The white stone and the sleeping one

During my time as a guest researcher at KTH/CID* I led a project where we imagined future use of IT in a social context. Will interactive television affect future sitting room design, was one of our research questions.

To visualise one of our conclusions, that new communication channels seldom replace but rather complement others, we made up a new product with its own communication channel: ”The white stone”. The idea was to create a product that was completely closed and neutral, as a flat white egg, with all its technology hidden inside. (Doesn’t that idea remind you of an American computer company? Well, anyway.)

You would buy the white stones in pairs, give one of them to a close friend and when its’ touch sensors felt your friend holding it, it would contact your stone. Then, your stone would beep to get your attention, and when you picked it up your friends’ stone would be warmed up by internal heat coils. That would be all. Feeling your warmth, and the notion of you two thinking of each other, would be enough. We never made a prototype but I actually think the effect would be quite interesting. And obviously this product would add a new communication channel, and a new aspect of peoples’ social life without replacing or interfering with others.

So far so good. Now, more than ten years later, I read an article about a mother who had problems with her son being too restless to fall asleep and too old to use a teddy bear. She therefore invented the ”sleeping stone”, which is simply a well selected ordinary round stone, like you find on the sea shore. The mother would warm the stone up in her hand and leave it to her son at bedtime. And like magic her son got calm and fell asleep almost immediately.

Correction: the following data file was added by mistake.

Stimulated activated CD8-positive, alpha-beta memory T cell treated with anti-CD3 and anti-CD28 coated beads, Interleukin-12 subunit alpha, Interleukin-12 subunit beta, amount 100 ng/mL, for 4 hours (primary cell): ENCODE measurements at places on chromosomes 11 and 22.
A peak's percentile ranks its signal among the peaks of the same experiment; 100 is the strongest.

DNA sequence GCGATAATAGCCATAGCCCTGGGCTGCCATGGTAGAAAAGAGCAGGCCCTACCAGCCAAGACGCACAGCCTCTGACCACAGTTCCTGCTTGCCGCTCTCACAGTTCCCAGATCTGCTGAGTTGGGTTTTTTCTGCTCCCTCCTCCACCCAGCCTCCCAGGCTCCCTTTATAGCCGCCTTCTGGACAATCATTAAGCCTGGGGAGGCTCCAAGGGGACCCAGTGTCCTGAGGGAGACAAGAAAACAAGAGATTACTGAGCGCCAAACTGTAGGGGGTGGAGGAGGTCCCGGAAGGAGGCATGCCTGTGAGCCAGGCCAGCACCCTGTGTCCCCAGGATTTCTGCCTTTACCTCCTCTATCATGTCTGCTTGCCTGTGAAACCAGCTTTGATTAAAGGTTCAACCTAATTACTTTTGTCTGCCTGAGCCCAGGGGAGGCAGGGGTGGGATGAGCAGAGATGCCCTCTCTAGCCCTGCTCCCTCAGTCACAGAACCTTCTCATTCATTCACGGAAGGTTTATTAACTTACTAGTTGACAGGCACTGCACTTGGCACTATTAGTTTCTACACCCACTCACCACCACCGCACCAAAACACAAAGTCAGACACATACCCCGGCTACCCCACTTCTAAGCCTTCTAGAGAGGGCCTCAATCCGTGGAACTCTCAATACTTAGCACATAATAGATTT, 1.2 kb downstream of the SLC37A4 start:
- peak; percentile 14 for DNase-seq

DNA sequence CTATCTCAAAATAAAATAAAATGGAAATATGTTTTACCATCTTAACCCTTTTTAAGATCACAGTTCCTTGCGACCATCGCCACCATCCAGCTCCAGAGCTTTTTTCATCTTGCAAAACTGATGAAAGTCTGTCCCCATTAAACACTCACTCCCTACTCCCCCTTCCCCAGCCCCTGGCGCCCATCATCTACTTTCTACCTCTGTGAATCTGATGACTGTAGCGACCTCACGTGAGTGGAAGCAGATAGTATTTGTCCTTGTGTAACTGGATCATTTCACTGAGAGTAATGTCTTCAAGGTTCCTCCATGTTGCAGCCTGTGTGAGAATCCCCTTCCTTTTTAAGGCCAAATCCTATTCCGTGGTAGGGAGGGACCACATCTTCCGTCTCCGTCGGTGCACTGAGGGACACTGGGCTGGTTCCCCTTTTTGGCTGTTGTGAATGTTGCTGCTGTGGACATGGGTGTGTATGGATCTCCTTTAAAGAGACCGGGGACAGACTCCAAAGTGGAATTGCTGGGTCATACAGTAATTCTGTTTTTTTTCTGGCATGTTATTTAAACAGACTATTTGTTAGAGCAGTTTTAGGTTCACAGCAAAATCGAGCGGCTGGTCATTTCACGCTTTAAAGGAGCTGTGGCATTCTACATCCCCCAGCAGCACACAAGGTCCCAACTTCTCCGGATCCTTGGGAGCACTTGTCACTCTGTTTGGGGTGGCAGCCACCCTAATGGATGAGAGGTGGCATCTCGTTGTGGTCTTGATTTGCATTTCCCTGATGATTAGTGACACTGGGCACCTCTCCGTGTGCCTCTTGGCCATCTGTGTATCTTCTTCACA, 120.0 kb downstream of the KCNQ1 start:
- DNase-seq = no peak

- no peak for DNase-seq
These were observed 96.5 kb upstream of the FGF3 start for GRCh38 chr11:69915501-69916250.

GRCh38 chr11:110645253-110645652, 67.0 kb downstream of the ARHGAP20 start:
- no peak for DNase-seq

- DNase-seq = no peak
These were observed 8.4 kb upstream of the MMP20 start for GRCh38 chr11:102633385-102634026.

For me this both touching and fascinating. Experience thinking in the digital culture is just fine, but with the same experience oriented thinking you can actually do with a simple stone!

This is also an interesting consequence of the sensitivity in the human hand. I went to an electronic games show once, where I tried the same electronic game (skateboard racing i large city) as a full body game with a tilting seat, and hands only game with force feedback. The latter was a much stronger experience, because our hands are so sensitive.

Read the sleeping stone story in Swedish here. For an automatic Google translation of it, click here.

And if you like, read the research report from 1998: Future Home Environments and Media Forms.

*) Centre for User Oriented IT Design, a cross competence industry collaboration centre at The Royal Institute of Technology, Stockholm.

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